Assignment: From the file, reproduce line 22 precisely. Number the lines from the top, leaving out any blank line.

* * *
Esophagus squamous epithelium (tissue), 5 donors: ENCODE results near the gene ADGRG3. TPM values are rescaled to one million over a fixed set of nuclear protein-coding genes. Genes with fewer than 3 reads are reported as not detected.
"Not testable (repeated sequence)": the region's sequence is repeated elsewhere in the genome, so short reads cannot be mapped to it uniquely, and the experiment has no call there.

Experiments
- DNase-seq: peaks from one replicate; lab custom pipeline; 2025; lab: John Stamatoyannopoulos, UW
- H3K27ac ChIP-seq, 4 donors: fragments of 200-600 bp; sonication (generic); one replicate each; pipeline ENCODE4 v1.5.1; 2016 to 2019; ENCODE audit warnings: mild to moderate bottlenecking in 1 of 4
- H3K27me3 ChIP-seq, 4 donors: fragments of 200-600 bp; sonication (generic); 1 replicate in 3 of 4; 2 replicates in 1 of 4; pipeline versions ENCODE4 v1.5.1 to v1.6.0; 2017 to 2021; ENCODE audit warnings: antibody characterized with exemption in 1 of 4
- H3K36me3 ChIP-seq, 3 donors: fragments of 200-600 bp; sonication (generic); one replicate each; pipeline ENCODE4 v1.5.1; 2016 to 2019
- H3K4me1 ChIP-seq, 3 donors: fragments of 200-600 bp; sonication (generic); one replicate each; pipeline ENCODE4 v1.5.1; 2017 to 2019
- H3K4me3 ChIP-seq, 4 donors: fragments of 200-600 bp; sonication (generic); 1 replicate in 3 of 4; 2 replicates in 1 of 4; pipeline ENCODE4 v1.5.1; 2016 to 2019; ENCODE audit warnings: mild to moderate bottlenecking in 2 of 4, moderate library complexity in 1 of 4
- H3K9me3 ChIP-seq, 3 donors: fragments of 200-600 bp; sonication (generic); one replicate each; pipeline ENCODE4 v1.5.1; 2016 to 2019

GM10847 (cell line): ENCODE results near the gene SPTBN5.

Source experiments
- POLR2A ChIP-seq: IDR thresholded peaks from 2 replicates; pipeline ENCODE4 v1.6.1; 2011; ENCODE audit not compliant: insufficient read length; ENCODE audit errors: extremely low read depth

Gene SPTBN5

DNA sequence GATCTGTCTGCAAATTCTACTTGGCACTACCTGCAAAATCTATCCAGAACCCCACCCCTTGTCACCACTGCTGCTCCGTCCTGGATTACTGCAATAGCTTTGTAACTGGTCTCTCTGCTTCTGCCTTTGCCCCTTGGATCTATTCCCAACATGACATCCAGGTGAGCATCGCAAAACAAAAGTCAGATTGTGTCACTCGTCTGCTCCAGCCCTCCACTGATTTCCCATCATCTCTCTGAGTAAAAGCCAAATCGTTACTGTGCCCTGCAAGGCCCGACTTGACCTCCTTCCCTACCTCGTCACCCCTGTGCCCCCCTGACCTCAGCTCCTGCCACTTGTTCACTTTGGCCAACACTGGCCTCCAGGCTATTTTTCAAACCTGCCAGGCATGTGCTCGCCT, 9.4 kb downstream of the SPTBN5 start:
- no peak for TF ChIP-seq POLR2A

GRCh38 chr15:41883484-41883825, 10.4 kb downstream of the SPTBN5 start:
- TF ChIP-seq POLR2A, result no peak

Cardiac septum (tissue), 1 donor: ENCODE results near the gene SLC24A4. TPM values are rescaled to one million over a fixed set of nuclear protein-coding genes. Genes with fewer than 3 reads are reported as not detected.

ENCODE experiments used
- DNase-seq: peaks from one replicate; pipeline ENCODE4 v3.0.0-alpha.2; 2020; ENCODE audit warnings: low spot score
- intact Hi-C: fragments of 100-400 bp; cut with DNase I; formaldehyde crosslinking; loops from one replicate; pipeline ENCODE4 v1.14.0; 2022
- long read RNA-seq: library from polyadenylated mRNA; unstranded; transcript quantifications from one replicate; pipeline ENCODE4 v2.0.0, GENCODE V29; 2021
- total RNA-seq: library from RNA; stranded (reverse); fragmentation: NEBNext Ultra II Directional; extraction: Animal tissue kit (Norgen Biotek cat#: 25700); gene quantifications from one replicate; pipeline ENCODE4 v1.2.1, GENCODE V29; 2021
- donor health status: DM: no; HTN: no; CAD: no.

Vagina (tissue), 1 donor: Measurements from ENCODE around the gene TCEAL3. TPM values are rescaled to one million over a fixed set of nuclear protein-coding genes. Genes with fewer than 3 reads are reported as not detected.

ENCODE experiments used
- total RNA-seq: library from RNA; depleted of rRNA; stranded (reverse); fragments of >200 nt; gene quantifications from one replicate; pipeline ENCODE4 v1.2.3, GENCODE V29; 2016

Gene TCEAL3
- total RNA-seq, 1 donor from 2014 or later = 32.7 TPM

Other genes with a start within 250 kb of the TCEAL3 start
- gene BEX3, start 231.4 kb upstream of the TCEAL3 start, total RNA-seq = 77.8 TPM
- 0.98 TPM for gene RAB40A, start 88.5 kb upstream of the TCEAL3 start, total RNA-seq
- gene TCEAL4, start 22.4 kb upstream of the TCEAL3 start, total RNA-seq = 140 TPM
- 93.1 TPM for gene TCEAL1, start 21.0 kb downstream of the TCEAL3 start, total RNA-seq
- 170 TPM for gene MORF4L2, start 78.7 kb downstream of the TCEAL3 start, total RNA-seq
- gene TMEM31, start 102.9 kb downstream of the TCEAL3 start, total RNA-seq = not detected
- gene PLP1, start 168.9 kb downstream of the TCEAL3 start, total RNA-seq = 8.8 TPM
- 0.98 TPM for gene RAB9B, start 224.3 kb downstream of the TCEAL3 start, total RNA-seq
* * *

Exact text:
- intact Hi-C: fragments of 100-400 bp; cut with DNase I; formaldehyde crosslinking; loops from one replicate; pipeline ENCODE4 v1.14.0; 2022